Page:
Sunday, April 27, 2008

Students' Questions from "National DNA Day"

Friday was National DNA Day. And like National Child Day, DNA Day is something I can get really excited about as the message of such a day (i.e. celebrate human curiosity, ingenuity and science!) is vital for a healthy and humane polity.

The NHGRI web site has a list of hundreds and hundreds of questions students sent in all over the U.S. on DNA Day. And reading over the very long list of questions raised by these bright students was very encouraging. Here is a sample:

Q: Kannapolis Middle School (8th grade student): How many different countries worked on the human genome project?
A: Phyllis Frosst, Ph.D.: From its inception, the HGP has been an international effort. The United States has made the largest investment, but important contributions have come from many countries, including Britain, France, Germany, Japan, China, and Canada.

Q: Booth Middle School (7th grade teacher): How is DNA being used in the field of evolutionary biology?
A: Elliott Margulies, Ph.D.: Since DNA is found in every living organism, we can compare DNA from different species to see which bits are similar and which bits are different. When sequences remain similar throughout millions of years of evolution, we can deduce that the sequence is likely functional. In fact, "comparative genomics" is a major way we can determine the functions encoded genomic sequences.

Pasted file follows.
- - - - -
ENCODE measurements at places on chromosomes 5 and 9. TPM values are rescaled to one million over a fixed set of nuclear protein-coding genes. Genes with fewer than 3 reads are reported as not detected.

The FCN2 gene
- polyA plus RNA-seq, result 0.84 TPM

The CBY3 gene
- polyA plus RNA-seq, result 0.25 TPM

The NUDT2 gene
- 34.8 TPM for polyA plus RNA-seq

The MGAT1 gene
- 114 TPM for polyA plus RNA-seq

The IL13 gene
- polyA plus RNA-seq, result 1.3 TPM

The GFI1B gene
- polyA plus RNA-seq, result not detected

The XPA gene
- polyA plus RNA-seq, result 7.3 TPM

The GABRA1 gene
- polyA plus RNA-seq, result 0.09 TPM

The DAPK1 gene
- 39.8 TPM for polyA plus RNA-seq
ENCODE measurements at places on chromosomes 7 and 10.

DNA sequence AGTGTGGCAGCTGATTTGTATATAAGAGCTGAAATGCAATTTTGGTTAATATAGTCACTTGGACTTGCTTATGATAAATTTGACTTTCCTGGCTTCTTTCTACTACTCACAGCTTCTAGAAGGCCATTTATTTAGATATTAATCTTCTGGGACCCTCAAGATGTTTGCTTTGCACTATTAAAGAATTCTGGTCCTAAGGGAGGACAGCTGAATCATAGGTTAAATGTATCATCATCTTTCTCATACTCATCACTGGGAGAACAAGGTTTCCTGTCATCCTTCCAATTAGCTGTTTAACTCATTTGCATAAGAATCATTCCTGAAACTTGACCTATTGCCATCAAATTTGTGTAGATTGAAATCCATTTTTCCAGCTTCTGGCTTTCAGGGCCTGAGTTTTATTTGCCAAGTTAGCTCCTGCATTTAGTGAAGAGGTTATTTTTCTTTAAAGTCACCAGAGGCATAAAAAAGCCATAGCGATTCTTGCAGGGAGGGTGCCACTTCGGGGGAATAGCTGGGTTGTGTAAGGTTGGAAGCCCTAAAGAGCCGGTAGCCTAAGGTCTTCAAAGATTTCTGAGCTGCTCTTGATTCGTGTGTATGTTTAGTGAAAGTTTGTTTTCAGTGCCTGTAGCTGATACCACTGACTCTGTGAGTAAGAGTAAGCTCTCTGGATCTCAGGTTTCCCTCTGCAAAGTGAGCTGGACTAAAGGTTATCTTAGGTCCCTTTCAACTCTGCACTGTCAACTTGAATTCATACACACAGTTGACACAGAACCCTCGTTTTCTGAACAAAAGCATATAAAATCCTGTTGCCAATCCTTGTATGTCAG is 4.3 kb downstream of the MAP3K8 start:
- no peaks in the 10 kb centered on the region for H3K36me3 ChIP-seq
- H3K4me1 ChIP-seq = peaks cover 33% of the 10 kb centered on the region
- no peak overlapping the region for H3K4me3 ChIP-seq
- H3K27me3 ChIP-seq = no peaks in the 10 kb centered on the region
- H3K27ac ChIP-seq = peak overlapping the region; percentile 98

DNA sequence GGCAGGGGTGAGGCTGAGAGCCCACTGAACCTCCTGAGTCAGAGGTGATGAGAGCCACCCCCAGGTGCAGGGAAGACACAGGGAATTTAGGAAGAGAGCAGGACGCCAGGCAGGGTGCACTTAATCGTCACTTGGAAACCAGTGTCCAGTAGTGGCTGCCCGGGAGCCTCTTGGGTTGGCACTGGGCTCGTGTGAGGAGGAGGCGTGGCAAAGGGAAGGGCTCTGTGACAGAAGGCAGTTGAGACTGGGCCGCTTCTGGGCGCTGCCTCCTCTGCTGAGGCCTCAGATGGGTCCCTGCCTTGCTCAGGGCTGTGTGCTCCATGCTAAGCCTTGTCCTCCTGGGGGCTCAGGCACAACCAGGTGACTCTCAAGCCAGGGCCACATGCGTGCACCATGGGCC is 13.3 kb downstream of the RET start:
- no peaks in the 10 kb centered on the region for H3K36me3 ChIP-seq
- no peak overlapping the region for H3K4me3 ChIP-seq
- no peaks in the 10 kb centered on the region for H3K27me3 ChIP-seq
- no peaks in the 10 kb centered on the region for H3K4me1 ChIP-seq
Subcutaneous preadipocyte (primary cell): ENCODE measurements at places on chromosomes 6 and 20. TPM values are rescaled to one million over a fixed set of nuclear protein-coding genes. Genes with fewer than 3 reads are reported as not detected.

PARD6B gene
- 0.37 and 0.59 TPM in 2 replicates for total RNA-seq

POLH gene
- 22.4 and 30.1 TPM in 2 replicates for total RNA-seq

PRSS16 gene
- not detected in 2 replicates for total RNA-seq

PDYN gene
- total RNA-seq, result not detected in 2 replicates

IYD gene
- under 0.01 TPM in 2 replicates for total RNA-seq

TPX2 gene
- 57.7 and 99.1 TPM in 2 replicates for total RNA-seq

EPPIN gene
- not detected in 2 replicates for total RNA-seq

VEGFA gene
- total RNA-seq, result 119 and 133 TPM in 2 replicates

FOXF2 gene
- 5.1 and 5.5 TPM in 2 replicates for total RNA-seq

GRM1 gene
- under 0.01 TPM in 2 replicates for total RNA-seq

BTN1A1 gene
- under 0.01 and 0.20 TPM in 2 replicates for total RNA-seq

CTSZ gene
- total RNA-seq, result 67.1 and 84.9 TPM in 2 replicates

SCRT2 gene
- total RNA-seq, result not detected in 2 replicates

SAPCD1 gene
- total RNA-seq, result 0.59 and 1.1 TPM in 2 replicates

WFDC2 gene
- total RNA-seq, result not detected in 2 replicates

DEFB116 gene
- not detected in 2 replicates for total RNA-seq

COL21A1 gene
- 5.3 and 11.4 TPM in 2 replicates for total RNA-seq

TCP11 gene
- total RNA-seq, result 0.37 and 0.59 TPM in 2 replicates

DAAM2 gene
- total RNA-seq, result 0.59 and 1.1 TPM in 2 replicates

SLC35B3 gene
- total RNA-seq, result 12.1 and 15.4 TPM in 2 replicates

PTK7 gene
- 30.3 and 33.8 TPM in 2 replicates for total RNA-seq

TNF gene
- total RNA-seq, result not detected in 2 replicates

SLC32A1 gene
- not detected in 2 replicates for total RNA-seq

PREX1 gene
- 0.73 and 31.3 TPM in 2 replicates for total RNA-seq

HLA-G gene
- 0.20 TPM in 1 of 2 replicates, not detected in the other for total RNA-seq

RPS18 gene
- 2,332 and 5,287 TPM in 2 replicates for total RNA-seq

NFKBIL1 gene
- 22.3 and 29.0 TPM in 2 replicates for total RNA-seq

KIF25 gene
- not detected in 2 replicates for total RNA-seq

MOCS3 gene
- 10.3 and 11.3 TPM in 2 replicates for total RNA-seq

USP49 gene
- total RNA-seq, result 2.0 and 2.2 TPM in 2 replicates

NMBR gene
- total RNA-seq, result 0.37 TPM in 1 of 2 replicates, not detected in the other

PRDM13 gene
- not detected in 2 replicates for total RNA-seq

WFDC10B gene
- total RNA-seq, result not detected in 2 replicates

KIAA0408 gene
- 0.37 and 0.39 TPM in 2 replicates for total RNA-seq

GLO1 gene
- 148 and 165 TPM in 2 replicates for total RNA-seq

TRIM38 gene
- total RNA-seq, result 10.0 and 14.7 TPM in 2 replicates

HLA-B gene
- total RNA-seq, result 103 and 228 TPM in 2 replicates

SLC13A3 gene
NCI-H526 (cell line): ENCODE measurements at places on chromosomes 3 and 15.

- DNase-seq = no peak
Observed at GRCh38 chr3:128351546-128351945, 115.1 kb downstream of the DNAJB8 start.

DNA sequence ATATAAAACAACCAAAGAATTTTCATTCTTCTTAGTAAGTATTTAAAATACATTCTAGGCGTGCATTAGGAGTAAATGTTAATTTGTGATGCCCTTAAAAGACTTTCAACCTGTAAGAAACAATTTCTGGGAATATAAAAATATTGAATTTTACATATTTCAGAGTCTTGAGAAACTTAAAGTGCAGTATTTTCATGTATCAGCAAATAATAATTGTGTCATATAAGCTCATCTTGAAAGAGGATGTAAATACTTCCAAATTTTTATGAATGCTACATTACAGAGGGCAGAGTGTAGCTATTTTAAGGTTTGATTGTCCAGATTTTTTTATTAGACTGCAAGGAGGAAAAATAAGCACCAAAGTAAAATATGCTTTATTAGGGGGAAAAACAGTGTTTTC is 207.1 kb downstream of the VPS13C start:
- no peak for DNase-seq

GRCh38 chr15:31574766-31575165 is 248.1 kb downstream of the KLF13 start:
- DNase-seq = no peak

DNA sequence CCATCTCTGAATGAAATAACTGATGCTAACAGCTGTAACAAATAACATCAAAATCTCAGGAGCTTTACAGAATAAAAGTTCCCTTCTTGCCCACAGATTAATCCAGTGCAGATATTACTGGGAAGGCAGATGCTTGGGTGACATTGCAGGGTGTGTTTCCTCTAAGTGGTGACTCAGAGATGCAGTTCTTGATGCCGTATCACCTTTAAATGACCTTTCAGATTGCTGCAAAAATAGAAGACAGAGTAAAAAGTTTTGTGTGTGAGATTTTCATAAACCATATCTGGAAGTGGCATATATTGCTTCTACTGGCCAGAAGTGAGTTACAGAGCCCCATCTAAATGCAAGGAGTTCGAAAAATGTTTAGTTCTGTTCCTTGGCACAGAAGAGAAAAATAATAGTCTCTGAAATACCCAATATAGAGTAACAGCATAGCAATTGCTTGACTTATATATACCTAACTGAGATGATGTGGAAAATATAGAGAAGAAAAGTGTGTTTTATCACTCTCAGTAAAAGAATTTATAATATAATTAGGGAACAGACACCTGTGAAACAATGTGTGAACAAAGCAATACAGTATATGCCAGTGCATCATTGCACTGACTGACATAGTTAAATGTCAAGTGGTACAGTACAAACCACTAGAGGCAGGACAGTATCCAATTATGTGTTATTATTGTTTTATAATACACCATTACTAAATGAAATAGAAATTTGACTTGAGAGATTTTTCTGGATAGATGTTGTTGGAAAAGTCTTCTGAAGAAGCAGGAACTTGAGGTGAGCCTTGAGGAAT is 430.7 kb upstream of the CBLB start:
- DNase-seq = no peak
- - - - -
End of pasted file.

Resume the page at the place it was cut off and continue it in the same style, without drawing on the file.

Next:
Q: Holy Family Catholic High School (9th grade student): Why do people have red hair?
A: Arjun Prasad, B.S.: The genetics of hair color in humans is not very well understood, but a lot of work has been done in the hair color of horses because breeders have been very interested in breeding certain hair colors of horses. Horse hair color is controlled by a large number of genes, only some of which have been worked out. Some of the genes that control horse coat color are genes that code for the actual colored proteins behind horse coat color, and some of them are differences in when/where those genes are turned on or off to make white legs, or spots for example.

Q: John C. Fremont High School (10th grade student): Can parents choose the sex of their children?
A: Don Hadley, M.S., C.G.C.: There are ways that have been suggested to increase the chances of having a boy or girl, however, they are NOT fully reliable. This is an issue that raises many ethical and social issues of concern. Should we, as a society, be picking our children's characteristics and traits? There's no easy answer to this and it will require a lot of careful consideration.

Q: Rock Canyon High School (11th grade student): How difficult is it to turn on or turn off a persons genes once they are already an adult? (MS)